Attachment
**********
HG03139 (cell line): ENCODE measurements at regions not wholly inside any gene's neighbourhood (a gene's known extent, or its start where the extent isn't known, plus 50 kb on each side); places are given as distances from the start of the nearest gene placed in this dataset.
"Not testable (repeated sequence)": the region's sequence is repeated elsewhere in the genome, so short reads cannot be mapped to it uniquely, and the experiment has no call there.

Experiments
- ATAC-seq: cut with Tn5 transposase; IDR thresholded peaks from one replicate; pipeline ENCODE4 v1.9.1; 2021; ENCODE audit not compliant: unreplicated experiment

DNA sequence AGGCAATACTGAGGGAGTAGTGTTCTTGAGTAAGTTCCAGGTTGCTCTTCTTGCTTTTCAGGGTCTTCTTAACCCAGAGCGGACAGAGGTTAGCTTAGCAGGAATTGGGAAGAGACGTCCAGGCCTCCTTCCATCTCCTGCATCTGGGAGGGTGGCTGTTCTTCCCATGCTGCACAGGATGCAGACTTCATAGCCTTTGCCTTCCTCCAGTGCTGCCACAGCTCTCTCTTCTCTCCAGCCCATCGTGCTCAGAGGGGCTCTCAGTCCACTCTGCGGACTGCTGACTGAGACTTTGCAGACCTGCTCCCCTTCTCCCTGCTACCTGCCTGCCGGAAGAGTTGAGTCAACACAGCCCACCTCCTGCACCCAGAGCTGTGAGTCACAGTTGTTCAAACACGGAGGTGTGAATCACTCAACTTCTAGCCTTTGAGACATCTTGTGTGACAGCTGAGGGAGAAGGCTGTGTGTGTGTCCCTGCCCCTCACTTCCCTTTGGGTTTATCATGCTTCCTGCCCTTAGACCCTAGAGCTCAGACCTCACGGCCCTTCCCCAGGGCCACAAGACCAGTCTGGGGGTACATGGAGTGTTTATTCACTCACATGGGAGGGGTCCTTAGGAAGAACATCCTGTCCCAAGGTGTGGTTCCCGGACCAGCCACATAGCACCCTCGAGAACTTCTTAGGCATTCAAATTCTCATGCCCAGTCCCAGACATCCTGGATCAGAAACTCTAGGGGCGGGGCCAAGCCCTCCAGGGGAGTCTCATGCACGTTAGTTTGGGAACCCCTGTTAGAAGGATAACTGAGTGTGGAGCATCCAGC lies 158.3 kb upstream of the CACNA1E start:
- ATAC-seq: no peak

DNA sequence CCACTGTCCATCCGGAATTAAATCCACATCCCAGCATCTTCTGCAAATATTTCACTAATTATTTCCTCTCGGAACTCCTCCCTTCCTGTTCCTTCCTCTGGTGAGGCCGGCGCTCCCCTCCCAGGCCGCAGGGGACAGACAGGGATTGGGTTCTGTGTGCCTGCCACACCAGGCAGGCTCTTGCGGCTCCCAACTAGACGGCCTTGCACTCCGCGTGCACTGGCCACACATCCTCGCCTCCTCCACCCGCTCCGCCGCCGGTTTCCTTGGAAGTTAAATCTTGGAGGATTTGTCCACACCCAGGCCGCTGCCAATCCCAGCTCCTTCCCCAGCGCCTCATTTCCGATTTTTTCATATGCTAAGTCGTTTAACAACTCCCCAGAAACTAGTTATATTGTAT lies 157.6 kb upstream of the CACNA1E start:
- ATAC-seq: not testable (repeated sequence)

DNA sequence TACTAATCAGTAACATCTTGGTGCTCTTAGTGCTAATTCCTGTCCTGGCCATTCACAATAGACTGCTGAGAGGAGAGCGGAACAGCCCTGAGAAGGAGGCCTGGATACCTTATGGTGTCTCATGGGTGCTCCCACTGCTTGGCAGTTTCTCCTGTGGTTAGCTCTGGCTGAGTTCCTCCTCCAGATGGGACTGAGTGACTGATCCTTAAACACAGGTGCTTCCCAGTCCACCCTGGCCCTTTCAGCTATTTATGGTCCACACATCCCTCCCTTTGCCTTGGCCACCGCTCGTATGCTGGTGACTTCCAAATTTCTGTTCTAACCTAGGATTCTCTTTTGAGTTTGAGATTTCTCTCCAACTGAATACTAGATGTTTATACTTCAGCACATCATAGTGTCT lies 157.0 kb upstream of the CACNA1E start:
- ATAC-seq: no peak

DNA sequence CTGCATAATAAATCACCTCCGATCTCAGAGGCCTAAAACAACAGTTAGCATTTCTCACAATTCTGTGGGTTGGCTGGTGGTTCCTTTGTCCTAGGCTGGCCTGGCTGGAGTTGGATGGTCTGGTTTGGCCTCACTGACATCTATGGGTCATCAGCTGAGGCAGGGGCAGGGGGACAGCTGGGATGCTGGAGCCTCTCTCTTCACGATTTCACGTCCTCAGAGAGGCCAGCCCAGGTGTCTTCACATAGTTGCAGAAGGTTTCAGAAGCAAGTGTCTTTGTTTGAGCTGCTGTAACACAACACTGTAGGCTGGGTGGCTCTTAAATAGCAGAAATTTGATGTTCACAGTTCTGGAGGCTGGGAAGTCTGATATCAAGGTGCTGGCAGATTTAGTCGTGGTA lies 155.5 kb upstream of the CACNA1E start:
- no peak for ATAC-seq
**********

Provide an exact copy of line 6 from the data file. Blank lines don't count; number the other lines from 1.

- ATAC-seq: no peak